If taxed, will Chinese traders be able to control the farm produce market?

Chinese traders buy farm produce from Vietnamese businesses, but don’t pay tax. As a result, VASEP has sent a dispatch to the Ministry of Finance, proposing to tax Chinese traders.

The association pointed out that the legal documents do not comprise provisions on tax collection from foreign traders who collect farm produce directly from Vietnamese farmers. The legal loophole not only leads to the fact that the State loses a source of revenue, but also to big problems in the farm produce market. 

Vietnamese businesses in recent years have repeatedly complained that they have to compete fiercely with Chinese traders to collect materials from farmers. Since Chinese traders don’t have to spend money to support farmers’ production, they accept to pay higher than domestic businesses to scramble for materials. 

if taxed, will chinese traders be able to control the farm produce market? hinh 0
Vietnamese businesses in recent years have repeatedly complained that they have to compete fiercely with Chinese traders to collect materials from farmers. 
And since Vietnamese businesses cannot collect enough materials, they fail to fulfill the export contracts signed with foreign partners.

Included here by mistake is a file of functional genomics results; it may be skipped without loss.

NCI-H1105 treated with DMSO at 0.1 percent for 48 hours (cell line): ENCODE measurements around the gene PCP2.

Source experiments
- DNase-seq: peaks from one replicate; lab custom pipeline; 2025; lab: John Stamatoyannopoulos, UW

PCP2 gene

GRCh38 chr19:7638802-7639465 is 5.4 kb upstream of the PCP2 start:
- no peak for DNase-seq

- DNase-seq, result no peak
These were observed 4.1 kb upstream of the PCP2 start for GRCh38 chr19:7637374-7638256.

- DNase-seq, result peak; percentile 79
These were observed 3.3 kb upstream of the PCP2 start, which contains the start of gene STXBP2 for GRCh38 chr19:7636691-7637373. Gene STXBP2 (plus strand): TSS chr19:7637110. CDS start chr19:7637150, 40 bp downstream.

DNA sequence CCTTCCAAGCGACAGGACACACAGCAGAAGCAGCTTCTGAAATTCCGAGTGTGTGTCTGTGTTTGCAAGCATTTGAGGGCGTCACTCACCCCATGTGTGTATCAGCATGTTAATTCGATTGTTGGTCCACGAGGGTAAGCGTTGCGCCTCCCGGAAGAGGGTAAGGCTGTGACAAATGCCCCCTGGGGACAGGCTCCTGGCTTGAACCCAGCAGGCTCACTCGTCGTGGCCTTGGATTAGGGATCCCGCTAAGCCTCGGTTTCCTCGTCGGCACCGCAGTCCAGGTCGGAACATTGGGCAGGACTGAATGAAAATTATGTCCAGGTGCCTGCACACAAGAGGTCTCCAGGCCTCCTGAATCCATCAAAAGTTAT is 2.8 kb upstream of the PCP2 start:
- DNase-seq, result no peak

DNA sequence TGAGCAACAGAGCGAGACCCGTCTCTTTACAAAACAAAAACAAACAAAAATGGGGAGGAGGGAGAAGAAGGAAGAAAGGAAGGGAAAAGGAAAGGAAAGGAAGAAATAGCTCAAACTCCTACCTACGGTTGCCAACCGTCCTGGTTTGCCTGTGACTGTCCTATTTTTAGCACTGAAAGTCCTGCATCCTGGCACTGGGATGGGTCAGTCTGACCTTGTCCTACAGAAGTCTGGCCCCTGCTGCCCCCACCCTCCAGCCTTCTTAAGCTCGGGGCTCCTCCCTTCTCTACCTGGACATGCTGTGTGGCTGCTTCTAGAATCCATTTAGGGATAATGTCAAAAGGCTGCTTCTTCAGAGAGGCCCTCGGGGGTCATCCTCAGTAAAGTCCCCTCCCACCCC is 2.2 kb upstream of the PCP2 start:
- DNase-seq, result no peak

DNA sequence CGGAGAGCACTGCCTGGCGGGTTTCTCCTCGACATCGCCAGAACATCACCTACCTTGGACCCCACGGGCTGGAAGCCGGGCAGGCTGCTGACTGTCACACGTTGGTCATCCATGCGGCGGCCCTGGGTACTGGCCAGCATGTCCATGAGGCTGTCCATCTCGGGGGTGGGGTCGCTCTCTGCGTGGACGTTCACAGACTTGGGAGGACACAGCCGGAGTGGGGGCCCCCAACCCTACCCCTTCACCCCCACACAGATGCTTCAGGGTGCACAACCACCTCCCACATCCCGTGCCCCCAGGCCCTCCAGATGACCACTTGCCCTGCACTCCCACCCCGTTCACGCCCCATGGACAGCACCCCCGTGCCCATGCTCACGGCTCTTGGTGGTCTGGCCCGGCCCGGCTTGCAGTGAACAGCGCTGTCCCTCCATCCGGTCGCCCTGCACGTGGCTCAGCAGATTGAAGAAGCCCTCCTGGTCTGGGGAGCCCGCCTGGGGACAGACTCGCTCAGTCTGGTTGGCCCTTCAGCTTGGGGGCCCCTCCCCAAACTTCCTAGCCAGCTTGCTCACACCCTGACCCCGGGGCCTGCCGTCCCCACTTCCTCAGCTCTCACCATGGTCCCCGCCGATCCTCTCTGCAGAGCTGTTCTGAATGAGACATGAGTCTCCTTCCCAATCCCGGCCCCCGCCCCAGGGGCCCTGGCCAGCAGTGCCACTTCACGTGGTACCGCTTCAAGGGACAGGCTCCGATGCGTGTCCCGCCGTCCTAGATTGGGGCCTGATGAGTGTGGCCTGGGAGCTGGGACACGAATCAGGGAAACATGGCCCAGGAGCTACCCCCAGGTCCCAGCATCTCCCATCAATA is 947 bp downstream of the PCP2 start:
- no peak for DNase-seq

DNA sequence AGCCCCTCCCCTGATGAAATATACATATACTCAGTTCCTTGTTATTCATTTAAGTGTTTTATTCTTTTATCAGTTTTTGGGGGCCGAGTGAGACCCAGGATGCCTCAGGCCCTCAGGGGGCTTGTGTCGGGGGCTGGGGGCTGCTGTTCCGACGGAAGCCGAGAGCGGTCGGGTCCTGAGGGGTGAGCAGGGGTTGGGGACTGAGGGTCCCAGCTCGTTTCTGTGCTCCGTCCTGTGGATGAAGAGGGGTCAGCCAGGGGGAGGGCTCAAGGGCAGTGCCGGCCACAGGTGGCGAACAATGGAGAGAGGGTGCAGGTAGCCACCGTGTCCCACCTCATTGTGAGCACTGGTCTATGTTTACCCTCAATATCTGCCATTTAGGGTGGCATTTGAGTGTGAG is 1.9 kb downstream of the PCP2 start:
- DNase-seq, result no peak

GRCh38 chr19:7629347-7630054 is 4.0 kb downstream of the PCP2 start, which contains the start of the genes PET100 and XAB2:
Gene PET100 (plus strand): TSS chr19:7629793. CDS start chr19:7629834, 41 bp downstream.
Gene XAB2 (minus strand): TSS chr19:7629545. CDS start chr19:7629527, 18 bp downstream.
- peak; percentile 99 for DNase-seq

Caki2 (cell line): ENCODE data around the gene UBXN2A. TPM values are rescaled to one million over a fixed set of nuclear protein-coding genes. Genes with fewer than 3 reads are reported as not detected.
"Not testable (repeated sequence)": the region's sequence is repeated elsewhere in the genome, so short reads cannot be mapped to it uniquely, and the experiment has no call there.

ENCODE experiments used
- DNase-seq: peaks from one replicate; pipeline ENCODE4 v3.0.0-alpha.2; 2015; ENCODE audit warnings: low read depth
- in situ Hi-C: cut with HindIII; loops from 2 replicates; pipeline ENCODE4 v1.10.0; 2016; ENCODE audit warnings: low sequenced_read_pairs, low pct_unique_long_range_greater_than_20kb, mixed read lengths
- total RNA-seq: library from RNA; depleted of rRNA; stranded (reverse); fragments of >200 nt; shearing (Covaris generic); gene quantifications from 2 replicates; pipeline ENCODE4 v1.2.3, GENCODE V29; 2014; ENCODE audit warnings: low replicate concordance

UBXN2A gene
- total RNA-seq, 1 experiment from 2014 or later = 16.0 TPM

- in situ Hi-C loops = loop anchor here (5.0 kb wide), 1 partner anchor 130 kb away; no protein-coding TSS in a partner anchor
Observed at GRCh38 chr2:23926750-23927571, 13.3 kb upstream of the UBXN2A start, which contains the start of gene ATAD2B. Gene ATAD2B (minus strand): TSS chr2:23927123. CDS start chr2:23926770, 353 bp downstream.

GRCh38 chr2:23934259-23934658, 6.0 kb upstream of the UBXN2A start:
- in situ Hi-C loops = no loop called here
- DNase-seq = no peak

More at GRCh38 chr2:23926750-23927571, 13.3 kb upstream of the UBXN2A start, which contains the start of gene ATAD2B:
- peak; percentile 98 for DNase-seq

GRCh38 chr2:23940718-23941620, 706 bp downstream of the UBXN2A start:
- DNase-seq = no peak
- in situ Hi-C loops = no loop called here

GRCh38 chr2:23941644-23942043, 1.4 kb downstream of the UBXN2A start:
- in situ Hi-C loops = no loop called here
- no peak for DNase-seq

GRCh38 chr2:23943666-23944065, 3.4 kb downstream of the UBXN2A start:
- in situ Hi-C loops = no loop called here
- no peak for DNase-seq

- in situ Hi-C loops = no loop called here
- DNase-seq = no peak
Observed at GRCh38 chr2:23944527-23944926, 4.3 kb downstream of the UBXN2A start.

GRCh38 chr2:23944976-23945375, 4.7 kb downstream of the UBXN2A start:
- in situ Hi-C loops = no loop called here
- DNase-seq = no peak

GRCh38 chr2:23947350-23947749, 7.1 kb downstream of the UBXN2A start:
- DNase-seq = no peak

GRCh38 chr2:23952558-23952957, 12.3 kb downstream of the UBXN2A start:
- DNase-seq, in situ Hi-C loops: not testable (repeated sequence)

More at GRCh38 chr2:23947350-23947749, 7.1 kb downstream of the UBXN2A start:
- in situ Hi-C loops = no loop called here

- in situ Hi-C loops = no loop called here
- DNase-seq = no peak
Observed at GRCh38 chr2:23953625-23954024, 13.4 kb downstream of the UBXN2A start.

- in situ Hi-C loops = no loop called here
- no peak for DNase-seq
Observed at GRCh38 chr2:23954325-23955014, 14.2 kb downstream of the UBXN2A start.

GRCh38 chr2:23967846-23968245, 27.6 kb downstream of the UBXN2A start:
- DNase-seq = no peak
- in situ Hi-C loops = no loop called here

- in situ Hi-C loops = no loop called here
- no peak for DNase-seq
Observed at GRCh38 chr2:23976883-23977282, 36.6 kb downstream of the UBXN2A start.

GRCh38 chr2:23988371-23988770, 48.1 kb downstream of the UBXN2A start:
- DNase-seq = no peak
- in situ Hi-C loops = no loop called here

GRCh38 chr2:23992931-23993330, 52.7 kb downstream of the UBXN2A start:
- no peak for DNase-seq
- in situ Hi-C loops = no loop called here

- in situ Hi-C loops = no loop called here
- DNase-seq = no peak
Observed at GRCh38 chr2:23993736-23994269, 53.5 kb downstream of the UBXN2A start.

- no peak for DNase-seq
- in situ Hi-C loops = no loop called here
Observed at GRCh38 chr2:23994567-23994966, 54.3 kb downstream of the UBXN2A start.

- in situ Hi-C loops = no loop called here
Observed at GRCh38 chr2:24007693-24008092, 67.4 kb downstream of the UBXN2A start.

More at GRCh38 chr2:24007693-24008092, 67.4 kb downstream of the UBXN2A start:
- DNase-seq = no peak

In fact, this is not the first time VASEP proposes to tax Chinese traders. In the past, it once asked the Ministry of Finance to import export tax on fresh shrimp exports, saying that taxation would help prevent Chinese traders from collecting shrimp and export fresh shrimp without professing or freezing.
VASEP’s secretary general Truong Dinh Hoe said that it was necessary to tax Chinese traders because of the unhealthy competition they create in Vietnam. Chinese traders collect shrimp in Vietnam through Vietnamese merchants and export products across the border gates, through unofficial channels, and don’t bear any tax in Vietnam.
“Chinese traders collect shrimp in Vietnam not only to export, but also sell in the domestic market,” he said.
“They buy everything, including low-quality materials, which will affect Vietnam’s prestige,” he said. “They accept the shrimp injected with impurities as well, paving the way for some farmers to commit trade fraud."
The idea of VASEP's has been applauded by many businesses. In principle, Chinese traders who do business in Vietnam and earn money in Vietnam must observe the Vietnamese laws, and pay tax like Vietnamese businesses.
However, how to collect the tax will not be simple. 

Hoe also said taxation bodies can supervise Chinese traders and tax them if they collect materials and sell later in the Vietnamese market. However, it would be difficult to collect taxes in case Chinese traders export products under the names of Vietnamese traders.

According to Tran Xoa, director of Minh Dang Quang Law Firm, any tax policy must be applied to all businesses, with no discrimination for foreign or domestic ones. “Therefore, there is no ground for taxing foreign traders,” he said.

Vietnamnet

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